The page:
In 2020, Eric traveled to Charlotte from New Jersey for his brother’s funeral. At that time, he was struggling not having his own place for him and his daughter, Alexandria, now 11 years old. With his mom’s encouragement, he wanted to find new direction here, but the stigma of an old conviction continues to prevent him from finding stable employment and housing.
When Eric was 25 years old, he was convicted of a felony, and he served eight years in prison. He is still being punished, almost 25 years after serving his time.
Opportunities are limited for individuals with a felony on their record. “I expect to be judged when I am interviewing for a job or interviewing for housing,” shares Eric. “Society puts a stigma on people with felonies. I have a high level of acceptance. I accept that I made a mistake and expect people to judge me who don’t know me on a personal level,” he said.
April is Second Chance Month. According to the Prison Policy Initiative, the unemployment rate for the formerly incarcerated is currently 27%: a higher unemployment rate than the nation’s in the worst of the Great Depression. This month is a chance to remember people like Eric who’ve experienced what’s known as “civil death” — the loss of all or almost all of a person’s civil rights due to a felony conviction. Civil death is something numerous Roof Above guests like Eric are all too familiar with. Returning from incarceration, they face enormous barriers to housing and employment.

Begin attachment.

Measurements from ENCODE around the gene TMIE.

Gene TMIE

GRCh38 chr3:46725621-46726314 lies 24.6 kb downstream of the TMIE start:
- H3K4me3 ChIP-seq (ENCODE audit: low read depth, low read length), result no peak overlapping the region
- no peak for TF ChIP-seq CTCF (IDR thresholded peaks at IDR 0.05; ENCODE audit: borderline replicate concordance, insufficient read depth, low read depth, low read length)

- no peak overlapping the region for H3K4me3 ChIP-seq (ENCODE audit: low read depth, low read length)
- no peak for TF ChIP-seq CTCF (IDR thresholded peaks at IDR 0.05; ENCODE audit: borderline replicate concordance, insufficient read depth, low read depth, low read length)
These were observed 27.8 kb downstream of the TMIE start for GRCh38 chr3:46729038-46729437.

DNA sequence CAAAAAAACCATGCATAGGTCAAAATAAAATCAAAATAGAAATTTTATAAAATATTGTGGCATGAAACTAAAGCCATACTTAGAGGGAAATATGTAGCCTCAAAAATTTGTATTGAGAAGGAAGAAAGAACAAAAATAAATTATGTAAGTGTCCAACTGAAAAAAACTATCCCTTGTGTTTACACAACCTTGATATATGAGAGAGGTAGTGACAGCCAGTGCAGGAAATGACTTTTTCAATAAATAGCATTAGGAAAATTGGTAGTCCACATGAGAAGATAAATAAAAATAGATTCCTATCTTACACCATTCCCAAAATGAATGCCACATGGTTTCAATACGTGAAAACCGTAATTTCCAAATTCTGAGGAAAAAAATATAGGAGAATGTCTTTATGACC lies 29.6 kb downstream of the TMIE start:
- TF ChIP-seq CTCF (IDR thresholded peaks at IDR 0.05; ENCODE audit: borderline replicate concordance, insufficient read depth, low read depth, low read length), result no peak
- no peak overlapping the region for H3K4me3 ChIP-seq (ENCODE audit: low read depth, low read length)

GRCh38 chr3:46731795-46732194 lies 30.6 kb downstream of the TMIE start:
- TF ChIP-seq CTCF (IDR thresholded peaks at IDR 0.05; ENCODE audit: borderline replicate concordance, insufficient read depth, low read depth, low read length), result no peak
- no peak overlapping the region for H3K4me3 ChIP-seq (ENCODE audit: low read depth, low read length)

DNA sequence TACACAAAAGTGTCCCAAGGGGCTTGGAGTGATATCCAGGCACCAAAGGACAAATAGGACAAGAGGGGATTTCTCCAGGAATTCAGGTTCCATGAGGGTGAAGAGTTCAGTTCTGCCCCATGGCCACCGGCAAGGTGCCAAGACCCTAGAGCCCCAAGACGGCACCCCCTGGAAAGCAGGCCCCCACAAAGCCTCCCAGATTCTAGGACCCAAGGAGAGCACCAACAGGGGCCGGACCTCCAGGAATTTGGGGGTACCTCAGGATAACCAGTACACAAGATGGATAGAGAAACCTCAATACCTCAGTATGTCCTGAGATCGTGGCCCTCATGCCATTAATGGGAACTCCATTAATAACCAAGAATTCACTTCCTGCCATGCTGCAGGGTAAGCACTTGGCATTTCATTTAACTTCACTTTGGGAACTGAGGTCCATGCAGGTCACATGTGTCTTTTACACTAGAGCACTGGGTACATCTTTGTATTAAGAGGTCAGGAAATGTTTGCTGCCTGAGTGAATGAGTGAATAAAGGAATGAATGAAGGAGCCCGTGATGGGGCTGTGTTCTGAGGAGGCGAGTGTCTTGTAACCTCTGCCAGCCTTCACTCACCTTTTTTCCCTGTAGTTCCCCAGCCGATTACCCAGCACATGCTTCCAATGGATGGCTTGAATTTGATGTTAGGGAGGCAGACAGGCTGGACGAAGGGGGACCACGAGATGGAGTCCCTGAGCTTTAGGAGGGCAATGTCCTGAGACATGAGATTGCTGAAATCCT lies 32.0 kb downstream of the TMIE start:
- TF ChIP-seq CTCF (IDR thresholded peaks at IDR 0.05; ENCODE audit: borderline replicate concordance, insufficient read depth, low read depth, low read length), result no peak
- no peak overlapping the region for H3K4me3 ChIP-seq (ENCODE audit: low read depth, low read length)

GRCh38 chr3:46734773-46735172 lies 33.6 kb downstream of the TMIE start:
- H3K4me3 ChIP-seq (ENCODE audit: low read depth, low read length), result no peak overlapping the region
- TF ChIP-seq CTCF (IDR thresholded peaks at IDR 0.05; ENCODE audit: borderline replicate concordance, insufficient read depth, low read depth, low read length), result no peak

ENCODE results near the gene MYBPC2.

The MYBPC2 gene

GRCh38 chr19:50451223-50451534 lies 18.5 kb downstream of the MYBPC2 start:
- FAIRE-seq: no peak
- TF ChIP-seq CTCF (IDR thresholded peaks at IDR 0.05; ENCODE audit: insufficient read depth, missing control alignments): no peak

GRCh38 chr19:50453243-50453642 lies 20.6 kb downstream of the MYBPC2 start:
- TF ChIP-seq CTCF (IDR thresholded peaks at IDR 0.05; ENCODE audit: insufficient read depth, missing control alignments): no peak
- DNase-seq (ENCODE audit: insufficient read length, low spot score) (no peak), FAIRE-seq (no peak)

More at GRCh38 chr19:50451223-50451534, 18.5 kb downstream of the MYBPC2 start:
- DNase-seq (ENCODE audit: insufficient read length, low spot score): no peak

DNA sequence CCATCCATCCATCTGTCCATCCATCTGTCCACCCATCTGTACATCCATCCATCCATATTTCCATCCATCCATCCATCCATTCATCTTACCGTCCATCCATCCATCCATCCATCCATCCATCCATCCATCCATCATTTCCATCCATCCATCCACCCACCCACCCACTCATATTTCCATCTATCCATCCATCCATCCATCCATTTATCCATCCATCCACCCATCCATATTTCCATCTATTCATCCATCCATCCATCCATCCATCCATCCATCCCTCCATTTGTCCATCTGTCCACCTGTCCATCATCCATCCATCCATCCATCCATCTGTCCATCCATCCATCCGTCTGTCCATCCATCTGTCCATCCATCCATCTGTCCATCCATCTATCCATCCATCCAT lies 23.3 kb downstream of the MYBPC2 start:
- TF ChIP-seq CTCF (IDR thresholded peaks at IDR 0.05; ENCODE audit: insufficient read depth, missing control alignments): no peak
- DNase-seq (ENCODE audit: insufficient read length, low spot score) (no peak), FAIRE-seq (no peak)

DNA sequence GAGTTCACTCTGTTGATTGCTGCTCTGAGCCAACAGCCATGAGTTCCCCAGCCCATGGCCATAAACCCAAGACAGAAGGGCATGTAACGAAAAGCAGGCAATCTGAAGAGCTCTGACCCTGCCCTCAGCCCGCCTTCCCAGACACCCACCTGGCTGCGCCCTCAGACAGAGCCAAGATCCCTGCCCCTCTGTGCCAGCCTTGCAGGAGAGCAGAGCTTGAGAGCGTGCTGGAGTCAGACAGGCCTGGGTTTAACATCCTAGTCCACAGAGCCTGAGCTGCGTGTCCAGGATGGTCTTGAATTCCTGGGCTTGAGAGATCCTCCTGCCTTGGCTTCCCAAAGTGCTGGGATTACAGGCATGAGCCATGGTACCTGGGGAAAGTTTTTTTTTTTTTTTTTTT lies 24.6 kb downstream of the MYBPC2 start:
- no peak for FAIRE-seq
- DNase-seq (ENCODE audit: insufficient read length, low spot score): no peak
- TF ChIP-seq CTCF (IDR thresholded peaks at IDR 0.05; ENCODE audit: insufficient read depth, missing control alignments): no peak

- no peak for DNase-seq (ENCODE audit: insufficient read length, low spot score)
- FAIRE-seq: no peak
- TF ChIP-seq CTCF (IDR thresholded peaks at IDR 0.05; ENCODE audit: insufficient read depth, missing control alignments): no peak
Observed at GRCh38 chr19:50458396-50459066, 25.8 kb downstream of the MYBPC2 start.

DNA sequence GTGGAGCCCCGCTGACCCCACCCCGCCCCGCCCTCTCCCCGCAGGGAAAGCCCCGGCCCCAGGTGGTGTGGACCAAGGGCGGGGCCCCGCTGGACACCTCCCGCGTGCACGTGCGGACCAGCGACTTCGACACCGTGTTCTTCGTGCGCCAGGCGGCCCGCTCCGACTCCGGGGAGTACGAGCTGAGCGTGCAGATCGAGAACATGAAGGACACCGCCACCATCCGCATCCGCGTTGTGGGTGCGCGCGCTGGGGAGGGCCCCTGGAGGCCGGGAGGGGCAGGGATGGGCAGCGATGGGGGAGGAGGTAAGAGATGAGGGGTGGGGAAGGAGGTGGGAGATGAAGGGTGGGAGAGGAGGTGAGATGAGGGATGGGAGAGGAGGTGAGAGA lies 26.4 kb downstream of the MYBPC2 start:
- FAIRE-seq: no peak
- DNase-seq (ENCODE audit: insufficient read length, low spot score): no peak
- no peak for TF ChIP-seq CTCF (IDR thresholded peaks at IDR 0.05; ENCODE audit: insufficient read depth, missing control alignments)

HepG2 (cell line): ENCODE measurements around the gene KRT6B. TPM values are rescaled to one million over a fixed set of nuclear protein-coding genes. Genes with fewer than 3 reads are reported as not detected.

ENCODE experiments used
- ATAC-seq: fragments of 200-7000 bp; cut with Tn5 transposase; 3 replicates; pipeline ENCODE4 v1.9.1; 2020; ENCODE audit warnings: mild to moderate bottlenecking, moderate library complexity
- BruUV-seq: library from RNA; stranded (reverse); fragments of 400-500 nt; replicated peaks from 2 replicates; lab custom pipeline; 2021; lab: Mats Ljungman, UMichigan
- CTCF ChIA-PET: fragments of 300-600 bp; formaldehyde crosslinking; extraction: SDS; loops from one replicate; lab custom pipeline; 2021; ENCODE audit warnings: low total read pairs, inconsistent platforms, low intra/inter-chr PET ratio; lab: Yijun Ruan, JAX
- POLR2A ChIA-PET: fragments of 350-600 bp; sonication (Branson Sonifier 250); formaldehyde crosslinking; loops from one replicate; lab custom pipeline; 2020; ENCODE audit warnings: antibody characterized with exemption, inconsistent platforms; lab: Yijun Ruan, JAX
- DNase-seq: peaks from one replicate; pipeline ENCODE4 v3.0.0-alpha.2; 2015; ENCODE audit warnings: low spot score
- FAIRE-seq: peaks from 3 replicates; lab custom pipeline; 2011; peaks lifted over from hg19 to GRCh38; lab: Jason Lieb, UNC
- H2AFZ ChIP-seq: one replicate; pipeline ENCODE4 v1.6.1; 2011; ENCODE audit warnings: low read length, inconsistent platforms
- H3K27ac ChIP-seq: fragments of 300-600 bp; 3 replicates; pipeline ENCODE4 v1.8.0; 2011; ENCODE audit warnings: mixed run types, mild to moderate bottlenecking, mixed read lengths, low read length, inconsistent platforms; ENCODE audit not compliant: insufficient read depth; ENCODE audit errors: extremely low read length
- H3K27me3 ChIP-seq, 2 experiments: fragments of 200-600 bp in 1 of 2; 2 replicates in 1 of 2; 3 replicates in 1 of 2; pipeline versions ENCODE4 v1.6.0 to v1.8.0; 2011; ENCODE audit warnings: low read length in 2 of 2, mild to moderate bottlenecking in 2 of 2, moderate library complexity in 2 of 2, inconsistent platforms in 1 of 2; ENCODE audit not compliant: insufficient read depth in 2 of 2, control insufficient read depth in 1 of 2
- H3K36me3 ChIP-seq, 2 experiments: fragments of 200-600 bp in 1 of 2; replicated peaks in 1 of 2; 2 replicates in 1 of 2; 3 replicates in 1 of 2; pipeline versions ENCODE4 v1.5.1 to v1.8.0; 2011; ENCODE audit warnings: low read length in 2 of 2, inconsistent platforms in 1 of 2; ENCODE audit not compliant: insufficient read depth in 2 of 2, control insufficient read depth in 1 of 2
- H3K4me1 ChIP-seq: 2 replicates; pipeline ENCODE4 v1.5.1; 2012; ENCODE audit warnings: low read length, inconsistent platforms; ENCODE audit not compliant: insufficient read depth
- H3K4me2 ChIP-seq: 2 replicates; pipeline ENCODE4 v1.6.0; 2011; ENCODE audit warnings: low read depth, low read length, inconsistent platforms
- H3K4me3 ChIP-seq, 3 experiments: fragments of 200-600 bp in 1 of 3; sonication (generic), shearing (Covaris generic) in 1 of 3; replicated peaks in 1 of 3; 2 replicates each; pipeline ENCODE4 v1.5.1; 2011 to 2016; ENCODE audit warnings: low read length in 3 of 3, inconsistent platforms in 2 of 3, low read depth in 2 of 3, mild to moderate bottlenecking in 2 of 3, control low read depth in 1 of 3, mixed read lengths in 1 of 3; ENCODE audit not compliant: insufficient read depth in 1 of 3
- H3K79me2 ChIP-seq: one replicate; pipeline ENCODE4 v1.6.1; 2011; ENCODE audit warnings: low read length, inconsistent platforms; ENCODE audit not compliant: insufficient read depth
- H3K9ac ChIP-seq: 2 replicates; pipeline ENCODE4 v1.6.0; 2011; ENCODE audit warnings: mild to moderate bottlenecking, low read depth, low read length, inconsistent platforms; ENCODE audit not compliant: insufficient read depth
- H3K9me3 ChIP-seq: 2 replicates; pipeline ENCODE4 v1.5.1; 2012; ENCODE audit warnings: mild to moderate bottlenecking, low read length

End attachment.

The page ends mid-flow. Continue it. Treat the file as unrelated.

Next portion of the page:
But in response to a system of civil death, there is an opportunity for new life.
“I have learned from past experiences that when you get an opportunity, take advantage to the fullest,” said Eric. Eric came to Roof Above in May 2021. He spent the first five months at a motel funded by the County before moving into the Howard Levine Men’s Shelter on the first day it opened in September.
At the time, he was on a years-long waiting list for Inlivian Housing. This is when his case manager, Tiauna, encouraged him to try getting a job and apply to Roof Above’s MeckHOME program. MeckHOME is a shared housing program for employed individuals. Tenants pay a percentage of rent and receive an exit bonus upon successful transition from the program.
Eric has a strong resume, including experience as an assistant manager at the Raleigh Convention Center. He posted his resume on Indeed and was soon getting calls from the airport, convention center, local hospitals, but the long-standing barriers remained.
“I had a really good conversation with a recruiter at the airport. She was so excited about my resume and my experience; I had the qualifications she was looking for. When I asked her about the background check…I could hear her disappointment through the phone,” sighs Eric.
Eric remained undeterred though and continued working to find the right role. Soon Eric was offered a job with Novant.
With this employment in place, he is now in a great position for the MeckHOME program. Eric is expecting a call from his case manager, Tiauna, within the next two weeks for his move in date. “Everything is falling into place. God positions us when we allow him to take control,” said Eric.
Employment and housing offer Eric a fresh start for him and his family. He is focused on working hard and saving enough money to buy a home for himself and his daughter, Alexandria, who currently lives in New Jersey with her aunt.
“She is so smart, it scares me to death,” Eric shares proudly through tears. “I try to teach her the importance of education and to be aware of influences to avoid like cigarettes and alcohol. I encourage her to be her own person.” Eric loves that his daughter loves school. “Alexandria tells me she wants to be a principal or a teacher,” said Eric.
“Roof Above has been a Godsend for me. I have background advocates,” said Eric. “From where I came from, I can’t imagine being in a better position to move forward.”